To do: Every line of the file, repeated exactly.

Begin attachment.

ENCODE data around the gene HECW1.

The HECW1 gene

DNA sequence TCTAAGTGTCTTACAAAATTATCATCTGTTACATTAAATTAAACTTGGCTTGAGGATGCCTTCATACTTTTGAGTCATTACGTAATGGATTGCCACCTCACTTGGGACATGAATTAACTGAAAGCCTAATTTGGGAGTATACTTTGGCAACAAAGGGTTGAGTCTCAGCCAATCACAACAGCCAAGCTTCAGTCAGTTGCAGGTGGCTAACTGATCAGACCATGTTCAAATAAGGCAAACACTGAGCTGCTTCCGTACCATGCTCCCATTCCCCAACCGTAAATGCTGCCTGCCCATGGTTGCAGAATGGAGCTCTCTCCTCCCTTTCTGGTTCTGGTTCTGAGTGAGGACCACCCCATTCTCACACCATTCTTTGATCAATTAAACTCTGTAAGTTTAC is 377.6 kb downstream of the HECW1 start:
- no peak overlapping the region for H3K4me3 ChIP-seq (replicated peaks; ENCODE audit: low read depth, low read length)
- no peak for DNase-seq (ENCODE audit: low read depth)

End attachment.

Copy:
ENCODE data around the gene HECW1.

The HECW1 gene

DNA sequence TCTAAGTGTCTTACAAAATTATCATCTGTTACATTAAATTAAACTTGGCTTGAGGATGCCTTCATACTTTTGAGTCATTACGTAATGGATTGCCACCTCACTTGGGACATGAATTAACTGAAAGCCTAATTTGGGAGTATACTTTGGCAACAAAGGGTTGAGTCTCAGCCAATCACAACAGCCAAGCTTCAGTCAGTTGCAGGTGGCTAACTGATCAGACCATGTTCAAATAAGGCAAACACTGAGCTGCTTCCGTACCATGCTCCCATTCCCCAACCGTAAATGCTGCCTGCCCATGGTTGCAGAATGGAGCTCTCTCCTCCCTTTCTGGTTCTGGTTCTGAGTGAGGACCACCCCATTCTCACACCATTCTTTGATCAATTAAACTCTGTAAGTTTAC is 377.6 kb downstream of the HECW1 start:
- no peak overlapping the region for H3K4me3 ChIP-seq (replicated peaks; ENCODE audit: low read depth, low read length)
- no peak for DNase-seq (ENCODE audit: low read depth)